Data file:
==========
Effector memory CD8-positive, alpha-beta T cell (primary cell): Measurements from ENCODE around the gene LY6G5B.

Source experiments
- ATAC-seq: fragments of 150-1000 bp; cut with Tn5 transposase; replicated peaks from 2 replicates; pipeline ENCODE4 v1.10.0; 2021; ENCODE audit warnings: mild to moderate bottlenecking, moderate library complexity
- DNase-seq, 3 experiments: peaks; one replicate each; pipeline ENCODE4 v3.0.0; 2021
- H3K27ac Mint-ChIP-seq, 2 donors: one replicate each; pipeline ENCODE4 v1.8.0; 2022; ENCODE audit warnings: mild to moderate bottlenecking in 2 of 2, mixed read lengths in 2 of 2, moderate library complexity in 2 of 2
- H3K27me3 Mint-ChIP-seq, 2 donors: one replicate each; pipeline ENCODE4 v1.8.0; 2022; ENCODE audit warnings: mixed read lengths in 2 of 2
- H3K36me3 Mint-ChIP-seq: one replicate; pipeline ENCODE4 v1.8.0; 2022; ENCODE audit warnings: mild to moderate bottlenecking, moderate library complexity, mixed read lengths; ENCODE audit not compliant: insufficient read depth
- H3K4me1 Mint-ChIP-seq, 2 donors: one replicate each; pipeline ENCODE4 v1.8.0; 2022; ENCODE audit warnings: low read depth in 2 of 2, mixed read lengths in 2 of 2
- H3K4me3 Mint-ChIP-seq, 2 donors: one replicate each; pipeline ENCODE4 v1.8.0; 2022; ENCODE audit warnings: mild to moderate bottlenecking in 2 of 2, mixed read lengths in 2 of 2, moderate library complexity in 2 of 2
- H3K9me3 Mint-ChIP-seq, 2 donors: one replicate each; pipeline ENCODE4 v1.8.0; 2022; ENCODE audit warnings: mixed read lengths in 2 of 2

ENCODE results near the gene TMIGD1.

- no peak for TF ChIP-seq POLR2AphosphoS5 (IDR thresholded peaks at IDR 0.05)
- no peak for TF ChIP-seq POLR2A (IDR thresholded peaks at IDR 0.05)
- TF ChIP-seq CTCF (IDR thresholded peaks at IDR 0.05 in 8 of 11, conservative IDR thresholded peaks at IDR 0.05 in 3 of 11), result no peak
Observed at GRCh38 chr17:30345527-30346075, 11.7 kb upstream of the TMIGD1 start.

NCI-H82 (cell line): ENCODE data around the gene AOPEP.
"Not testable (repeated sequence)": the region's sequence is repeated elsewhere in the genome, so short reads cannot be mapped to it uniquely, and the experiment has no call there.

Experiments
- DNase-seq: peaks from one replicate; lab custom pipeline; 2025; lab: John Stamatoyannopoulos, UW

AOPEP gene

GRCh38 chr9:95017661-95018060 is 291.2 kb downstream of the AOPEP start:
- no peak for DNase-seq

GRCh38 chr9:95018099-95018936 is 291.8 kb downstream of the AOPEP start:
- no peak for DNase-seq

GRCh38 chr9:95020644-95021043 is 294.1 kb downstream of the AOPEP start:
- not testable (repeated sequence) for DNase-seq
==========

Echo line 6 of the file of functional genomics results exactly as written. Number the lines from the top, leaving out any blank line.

- H3K27me3 Mint-ChIP-seq, 2 donors: one replicate each; pipeline ENCODE4 v1.8.0; 2022; ENCODE audit warnings: mixed read lengths in 2 of 2